Results from photocatalysis experiments carried out using ZnO nanoparticles prepared through a slow growth process (3 h hydrolysis at 60 °C) and rapid crystallization (7 min under microwave irradiation) have already been reported in a previous publication [20]. A higher optical absorption in the visible region was observed in this case. The faster degradation of methylene blue (MB) in the presence of nonstoichiometric crystallites of ZnO prepared through fast crystallization can be attributed to quasi-stable surface states that enhance the photocatalytic activity. Time correlated single photon count spectroscopy (TCSPCS) carried out on conventionally synthesized and rapidly crystallized nanoparticles clearly demonstrated that a higher rate of injection of photoexcited electrons occurs in the molecules adsorbed on the surface of defect engineered nanoparticles [21]. Upon excitation of ZnO nanoparticles with high-energy laser pulses at 375 nm in the presence of MB molecules, a quick decay in photoluminescence in the fast-crystallized particulate samples as compared to the conventionally hydrolyzed ones was observed. The spectroscopic results support the observation that surface defect states are created when the ZnO crystals are grown rapidly, which facilitates surface reactions such as photocatalysis. Even though the ZnO nanoparticles could efficiently carry out photocatalytic degradation of MB, the removal of the 5–7 nm sized particles after the completion of the photocatalytic reactions is cumbersome. This necessitates the use of supports for the photocatalysts. In this work we have used glass slides as the support for ZnO nanorod photocatalysts. When affixed on to a support, ZnO nanorods offer higher surface to volume ratio compared to nanoparticulate films, allowing higher adsorption of the target molecules [20].

Nonstoichiometric growth of the ZnO crystal was achieved by microwave heating that offers numerous advantages over conventional autoclave heating, such as rapid rise to crystallization temperatures, homogenous nucleation and fast supersaturation by rapid dissolution [22-27]. In this work a study is conducted on the improvement of visible light photocatalytic degradation of a model organic dye, methylene blue, with ZnO nanorods grown by a rapid growth process using microwave irradiation.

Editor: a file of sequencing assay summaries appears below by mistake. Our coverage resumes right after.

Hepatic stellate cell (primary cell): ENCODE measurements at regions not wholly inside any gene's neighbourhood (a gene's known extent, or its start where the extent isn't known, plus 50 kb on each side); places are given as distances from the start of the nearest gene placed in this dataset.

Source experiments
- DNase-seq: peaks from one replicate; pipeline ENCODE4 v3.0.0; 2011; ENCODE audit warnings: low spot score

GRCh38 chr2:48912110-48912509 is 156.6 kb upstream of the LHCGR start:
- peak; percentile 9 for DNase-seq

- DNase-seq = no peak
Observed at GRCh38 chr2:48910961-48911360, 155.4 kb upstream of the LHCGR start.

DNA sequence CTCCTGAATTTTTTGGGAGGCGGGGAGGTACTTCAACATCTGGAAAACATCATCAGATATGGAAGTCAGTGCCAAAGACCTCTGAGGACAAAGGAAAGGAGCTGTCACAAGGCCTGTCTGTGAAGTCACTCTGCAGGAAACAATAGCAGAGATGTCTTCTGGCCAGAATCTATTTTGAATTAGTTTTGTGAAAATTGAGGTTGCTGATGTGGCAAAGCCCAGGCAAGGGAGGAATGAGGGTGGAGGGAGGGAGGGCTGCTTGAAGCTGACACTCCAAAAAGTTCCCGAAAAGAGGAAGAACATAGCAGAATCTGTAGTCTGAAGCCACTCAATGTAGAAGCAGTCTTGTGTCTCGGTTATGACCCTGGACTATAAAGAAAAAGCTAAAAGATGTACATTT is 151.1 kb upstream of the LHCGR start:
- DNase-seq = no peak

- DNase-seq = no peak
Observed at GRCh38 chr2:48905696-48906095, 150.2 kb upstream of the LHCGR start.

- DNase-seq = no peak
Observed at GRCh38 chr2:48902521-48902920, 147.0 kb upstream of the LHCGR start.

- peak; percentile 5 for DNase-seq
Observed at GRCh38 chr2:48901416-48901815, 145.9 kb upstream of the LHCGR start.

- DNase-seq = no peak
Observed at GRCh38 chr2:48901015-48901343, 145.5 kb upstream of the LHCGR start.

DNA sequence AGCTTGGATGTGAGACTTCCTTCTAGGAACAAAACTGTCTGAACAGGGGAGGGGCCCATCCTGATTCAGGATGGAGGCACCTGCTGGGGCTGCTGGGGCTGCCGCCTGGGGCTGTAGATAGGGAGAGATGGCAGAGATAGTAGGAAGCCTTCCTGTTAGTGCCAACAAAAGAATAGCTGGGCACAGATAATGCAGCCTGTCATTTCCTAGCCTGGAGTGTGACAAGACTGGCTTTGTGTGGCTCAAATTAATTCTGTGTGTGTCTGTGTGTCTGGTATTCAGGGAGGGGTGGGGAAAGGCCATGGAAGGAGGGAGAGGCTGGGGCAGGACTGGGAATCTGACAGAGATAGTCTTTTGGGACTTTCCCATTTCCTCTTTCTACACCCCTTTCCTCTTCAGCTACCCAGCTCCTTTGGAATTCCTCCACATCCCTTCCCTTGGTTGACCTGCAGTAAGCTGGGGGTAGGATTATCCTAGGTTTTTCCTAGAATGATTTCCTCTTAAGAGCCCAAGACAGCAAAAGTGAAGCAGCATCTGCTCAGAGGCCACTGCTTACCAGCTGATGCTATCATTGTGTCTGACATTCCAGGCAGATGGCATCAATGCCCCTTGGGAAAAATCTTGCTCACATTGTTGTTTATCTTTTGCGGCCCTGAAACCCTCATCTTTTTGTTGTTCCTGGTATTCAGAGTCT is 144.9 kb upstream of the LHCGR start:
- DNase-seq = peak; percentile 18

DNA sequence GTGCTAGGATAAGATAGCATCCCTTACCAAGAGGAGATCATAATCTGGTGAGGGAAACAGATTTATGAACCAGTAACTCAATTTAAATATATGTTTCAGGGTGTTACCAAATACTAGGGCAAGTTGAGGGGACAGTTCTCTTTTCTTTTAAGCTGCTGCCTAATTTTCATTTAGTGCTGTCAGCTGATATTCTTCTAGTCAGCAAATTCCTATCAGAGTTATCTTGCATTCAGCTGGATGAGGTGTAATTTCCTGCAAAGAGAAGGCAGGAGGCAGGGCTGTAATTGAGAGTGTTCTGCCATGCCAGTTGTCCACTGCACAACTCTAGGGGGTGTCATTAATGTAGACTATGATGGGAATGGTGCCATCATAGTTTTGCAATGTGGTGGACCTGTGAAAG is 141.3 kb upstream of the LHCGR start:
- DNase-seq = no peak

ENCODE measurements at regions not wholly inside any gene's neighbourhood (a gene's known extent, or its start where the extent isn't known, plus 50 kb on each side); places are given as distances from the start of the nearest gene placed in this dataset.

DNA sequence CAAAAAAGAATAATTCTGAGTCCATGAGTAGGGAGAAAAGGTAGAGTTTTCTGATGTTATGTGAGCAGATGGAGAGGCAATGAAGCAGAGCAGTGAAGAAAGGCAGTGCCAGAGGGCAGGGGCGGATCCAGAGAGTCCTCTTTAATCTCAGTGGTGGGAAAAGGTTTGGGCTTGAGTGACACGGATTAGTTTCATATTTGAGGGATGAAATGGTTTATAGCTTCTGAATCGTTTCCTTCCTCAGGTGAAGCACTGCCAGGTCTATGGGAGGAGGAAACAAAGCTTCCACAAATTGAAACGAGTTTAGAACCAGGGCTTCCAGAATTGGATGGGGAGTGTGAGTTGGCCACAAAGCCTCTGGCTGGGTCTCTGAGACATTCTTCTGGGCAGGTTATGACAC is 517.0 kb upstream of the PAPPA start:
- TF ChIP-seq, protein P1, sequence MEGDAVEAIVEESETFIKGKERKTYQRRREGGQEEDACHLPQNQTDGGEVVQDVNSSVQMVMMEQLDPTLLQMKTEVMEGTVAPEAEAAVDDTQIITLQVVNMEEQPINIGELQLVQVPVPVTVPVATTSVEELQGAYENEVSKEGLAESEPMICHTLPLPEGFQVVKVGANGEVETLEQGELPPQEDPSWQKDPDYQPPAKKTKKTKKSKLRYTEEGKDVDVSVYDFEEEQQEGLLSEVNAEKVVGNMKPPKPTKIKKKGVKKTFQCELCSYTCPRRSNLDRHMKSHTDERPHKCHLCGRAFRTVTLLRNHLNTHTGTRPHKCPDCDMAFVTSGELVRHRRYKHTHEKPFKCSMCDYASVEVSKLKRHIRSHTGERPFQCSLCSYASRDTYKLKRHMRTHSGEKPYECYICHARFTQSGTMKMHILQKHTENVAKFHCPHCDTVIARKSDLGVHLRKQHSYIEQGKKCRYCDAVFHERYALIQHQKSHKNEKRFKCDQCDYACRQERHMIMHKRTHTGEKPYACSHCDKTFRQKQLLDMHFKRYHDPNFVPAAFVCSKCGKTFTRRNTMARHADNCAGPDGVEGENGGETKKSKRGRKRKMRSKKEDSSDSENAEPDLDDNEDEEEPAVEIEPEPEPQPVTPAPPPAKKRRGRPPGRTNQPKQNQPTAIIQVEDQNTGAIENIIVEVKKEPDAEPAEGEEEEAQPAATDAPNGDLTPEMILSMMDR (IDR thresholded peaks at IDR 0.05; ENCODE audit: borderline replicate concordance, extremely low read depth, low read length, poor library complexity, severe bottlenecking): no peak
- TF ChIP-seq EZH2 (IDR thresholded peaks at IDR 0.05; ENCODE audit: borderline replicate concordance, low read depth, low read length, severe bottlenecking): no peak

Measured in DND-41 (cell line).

Results and Discussion

The ZnO nanoparticles obtained through the sol–gel synthesis (see section Experimental) are shown in Figure 1a and Figure 1b as transmission electron microscopy (TEM) micrographs. The low-resolution TEM micrograph exhibits spherical nanoparticles with diameters of 5 to 7 nm in size (Figure 1a). Measurements of the lattice fringe widths on the high-resolution TEM micrographs (see Figure 1c) confirm the wurtzite structure of the zinc oxide crystallites. Fringe widths of 0.28 nm, 0.16 nm and 0.19 nm measured on different images show the dominance of the (100), (110) and (102) planes. The electron diffraction pattern shown in Figure 1b also confirms the crystallinity of the ZnO nanoparticles. A TEM micrograph of ZnO nanorods collected from the glass substrate is shown in Figure 1d. The diffraction pattern taken on a single rod is shown in Figure 1e demonstrating a single crystalline structure.

[2190-4286-1-3-1]

Figure 1: (a) Low-resolution TEM micrograph of ZnO nanoparticles, (b) electron diffraction pattern of the ZnO nanoparticles, (c) high-resolution TEM micrograph of a ZnO nanoparticle showing the lattice fringes, (d) low-resolution TEM micrograph of ZnO nanorods, and (e) electron diffraction pattern taken on a single ZnO nanorod.

The width, length and density of the nanorods on the substrates are dependent on the synthesis conditions, such as, seeding of the substrates, concentration of precursors in the growth solution, as well as the duration of hydrothermal process [27-29]. The effective surface area available for dye adsorption is a function not only of the thickness and length of the nanorods, but also the density of the rods covering the substrate. The average exposed surface area was approximated from measurements using the scanning electron micrographs (Figure 2) considering regular hexagonal ZnO nanorods. The free surface area available for dye adsorption was estimated with the expression

[2190-4286-1-3-i1]
(1)

where SA is the total surface area, w is the average width, l the average length and d the number density of the ZnO nanorods on the substrate. In Table 1 the estimated values of the exposed surface area available for adsorption of the dye molecules in the different samples are presented.

[2190-4286-1-3-2]

Figure 2: Scanning electron micrograph of (a) ZnO nanoparticle thin film on glass substrate, (b) Sample 1 (0.1 mM), inset: cross-sectional view, (c) Sample 2 (1.0 mM), inset: cross-sectional view, and (d) Sample 3 (10.0 mM), inset: cross-sectional view.

Table 1: Estimated effective area of ZnO nanorod surfaces on substrates of size 1 × 3 cm, grown at different reactant concentrations during the hydrothermal growth process at 90 °C with equimolar concentrations of zinc nitrate and hexamine in the starting aqueous solution.

Parameter Sample 1 Sample 2 Sample 3
Growth concentration 0.1 mM 1.0 mM 10.0 mM
Average width of nanorod w (nm) 20 200 1000